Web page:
2. I completely agree with Julia too. The article had true moments of hard hitting honesty in it’s survy of contemporary art. I also think it’s really insightful that Bishop pointed out the undercurrent of technologies influence within the more institutionally accepted/applauded works. Yes, she meandered over and failed to mention that there actually is a growing active set of young artists addressing technology head on but I don’t think that was her point. The point seemed to be a call to action for more institutional / commercial art players to perk up and notice that they may be missing the boat on what is truly contemporary as they continue their dollar chasing. “New Media,” and new technology has always felt a bit taboo in the realm of the mainstream of the art world, most likely because those making decisions don’t understand how it literally works as a process. It’s a complicated practice and I think the art world is a bit removed from that, even in the more day to day interactions with digital tech, i.e. they are not working on computers all day at their day jobs so there is a bit of personal disconnection to the conversation.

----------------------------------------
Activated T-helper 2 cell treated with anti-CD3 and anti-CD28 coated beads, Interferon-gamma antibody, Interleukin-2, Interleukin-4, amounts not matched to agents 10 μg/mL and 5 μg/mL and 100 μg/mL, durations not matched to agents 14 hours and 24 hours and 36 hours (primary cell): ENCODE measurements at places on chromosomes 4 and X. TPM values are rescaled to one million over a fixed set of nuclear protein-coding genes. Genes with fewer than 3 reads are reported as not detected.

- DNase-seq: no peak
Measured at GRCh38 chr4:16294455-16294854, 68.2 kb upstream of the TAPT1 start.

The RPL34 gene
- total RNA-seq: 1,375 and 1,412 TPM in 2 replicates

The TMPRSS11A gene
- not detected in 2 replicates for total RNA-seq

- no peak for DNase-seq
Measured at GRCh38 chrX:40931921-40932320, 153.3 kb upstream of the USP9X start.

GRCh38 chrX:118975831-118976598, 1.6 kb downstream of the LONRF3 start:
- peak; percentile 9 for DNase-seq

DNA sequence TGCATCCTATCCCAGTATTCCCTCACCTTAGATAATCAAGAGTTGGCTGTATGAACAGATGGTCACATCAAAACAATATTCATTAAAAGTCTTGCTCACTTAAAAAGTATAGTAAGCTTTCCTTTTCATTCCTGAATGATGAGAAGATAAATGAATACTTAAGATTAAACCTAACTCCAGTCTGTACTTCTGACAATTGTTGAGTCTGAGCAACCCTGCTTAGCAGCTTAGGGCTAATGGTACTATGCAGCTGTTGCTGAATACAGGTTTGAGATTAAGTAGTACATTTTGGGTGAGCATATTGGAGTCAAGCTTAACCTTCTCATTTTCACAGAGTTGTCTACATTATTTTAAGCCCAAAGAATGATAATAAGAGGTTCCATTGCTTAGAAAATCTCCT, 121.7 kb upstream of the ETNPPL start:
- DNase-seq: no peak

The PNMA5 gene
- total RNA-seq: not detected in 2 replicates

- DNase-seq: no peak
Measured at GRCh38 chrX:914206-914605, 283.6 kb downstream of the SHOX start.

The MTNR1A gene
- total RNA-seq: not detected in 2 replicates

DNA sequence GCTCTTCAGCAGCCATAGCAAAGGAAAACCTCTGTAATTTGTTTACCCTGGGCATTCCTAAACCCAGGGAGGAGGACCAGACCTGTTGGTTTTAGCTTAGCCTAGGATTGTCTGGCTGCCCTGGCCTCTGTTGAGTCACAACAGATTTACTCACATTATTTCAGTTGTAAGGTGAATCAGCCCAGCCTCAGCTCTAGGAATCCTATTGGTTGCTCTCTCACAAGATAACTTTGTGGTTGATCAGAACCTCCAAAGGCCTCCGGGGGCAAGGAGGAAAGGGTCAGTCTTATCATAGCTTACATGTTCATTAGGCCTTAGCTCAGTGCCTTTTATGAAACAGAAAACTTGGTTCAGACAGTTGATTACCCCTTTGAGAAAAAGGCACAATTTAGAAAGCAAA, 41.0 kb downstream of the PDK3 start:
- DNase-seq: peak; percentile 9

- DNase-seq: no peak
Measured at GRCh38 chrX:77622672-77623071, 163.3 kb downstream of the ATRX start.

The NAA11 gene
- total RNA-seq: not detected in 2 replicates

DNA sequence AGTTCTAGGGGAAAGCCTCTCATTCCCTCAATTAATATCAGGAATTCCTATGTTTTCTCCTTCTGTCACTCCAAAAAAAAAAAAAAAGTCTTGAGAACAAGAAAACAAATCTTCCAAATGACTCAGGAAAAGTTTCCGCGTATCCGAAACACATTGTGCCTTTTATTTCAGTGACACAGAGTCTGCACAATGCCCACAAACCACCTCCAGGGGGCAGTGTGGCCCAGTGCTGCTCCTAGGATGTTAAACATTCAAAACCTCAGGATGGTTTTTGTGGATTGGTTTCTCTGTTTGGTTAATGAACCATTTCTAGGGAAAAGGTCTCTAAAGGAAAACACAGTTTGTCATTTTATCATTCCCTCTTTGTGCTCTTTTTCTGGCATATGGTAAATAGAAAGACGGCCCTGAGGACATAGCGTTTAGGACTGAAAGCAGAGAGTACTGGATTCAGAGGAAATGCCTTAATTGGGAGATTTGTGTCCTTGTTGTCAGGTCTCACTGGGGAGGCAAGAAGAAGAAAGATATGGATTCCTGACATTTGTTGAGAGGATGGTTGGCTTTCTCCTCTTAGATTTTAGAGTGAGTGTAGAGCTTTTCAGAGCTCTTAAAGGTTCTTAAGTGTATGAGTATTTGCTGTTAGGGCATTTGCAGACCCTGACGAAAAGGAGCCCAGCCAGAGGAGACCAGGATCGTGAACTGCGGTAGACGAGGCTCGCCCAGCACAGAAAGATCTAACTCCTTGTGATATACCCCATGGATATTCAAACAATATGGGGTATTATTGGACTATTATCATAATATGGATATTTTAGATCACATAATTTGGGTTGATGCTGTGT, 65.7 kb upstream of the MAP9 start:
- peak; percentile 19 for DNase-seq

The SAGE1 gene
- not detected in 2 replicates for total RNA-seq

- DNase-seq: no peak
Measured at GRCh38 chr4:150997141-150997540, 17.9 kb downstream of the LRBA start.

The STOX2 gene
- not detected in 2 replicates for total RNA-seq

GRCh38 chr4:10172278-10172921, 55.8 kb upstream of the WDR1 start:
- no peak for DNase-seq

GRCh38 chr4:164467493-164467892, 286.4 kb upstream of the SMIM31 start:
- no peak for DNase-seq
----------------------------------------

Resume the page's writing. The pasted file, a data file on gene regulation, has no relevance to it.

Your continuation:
3. I also agree with Julia. Claire is taking on a subject that is only beginning to find its nomenclature let alone accepted definitions. And as Domain states, “They may be missing the boat on what is truly contemporary as they continue their dollar chasing.”

      The context of art/life has so utterly changed that the “art world” doesn’t even know the rug has been pulled out from under it. The audience is no longer just an arbiter, they are a co-creator. Work of art is not only defined by its context, the audience/context continues the creative process as long as the work persists in a networked world. Things like Creative Commons, open source and crowd sourcing are just the tip of the iceberg. The future will be $0.00 for those dollar chasers.

      As long as we are mentioning artists who have been recognized in confronting the approaching singularity, I was thinking of Cory Arcangel. For example, his “Three Piano Pieces” finds enough cats playing piano video-clips on YouTube to splice together the complete Schoenberg’s Op11. It is all out there waiting to come together.

      A resource I recommend in the quest to develop a vocabulary for defining the evolving technological context is “Situated Aesthetics: Art Beyond the Skin” [Riccardo Manzotti]

  4. Avant Guardism is over – there are no new eggs, cream or milk to be discovered. All the recipes have been mulled over and baked. This conversation is stale. Move on to the real conversation – how are we to relate to each other in a networked system where everyone who matters has a smart phone.

  5. Oh jeez, seriously? what about the focus on kitsch/nostalgia. Plenty of art (too much?) is dealing with the changing nature of materiality in the digital age. Read Bishop’s critique in ten years, and it will not make sense.